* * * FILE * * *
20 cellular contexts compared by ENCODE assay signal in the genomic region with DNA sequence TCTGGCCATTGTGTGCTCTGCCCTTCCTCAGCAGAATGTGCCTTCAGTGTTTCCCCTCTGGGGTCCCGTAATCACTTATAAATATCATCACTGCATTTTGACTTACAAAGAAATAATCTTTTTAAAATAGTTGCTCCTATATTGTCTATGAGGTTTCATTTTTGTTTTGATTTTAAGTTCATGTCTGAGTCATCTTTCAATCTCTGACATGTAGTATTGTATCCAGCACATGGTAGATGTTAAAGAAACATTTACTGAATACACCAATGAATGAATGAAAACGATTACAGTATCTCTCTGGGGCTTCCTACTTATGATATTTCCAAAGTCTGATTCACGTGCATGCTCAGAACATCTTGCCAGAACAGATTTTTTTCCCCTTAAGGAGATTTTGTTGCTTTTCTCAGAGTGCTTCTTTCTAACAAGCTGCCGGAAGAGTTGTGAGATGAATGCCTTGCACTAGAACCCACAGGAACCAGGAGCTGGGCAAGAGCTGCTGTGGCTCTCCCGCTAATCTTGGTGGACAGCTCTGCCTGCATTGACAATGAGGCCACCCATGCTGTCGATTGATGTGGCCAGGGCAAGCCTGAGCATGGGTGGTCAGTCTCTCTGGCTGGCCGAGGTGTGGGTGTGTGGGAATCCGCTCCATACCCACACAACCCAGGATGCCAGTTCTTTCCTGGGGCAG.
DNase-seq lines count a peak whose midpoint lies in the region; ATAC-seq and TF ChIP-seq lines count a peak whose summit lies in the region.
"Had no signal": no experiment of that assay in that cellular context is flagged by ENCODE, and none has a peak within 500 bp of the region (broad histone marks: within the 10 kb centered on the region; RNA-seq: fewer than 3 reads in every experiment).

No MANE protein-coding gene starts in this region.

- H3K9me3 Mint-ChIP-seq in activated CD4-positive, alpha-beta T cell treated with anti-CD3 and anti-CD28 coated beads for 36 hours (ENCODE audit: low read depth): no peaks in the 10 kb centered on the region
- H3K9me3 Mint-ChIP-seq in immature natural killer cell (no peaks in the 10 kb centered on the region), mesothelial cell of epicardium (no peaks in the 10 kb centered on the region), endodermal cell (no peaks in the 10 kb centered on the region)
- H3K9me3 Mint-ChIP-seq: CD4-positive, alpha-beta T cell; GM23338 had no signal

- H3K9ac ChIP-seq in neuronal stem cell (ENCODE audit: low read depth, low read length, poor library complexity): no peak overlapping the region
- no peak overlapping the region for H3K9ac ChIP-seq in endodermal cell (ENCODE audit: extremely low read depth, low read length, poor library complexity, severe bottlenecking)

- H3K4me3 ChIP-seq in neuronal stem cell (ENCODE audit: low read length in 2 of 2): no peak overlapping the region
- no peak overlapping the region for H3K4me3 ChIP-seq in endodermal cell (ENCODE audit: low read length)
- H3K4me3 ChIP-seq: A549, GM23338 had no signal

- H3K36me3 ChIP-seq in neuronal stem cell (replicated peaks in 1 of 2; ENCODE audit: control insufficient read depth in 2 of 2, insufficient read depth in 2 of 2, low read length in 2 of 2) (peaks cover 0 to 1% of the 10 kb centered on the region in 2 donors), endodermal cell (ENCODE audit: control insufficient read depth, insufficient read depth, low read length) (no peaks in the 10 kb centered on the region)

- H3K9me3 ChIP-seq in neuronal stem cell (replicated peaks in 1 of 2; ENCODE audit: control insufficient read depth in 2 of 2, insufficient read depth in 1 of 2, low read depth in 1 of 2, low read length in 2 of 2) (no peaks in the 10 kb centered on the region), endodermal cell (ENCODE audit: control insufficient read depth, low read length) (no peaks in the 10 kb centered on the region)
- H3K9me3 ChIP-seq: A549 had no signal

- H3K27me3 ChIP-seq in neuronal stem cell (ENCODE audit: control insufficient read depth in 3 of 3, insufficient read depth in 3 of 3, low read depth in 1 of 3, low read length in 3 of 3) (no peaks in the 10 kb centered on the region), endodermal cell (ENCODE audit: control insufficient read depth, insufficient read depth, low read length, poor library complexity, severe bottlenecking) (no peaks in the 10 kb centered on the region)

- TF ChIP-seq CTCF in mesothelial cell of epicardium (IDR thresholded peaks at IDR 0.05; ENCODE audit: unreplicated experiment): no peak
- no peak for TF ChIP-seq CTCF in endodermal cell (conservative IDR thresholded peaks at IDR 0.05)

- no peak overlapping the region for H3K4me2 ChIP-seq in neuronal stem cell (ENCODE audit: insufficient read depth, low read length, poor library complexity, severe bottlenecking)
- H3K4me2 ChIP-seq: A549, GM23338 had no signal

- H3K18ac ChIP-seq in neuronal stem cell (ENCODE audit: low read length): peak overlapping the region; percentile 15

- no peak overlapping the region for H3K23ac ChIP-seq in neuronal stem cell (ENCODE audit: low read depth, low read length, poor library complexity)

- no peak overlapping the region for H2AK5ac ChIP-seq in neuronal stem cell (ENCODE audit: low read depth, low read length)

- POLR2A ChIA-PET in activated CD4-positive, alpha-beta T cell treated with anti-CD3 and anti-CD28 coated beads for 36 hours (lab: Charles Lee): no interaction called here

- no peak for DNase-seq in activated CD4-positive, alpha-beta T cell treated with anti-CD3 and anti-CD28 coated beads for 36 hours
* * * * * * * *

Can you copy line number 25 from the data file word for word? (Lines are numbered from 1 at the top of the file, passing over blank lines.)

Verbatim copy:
- no peak for DNase-seq in activated CD4-positive, alpha-beta T cell treated with anti-CD3 and anti-CD28 coated beads for 36 hours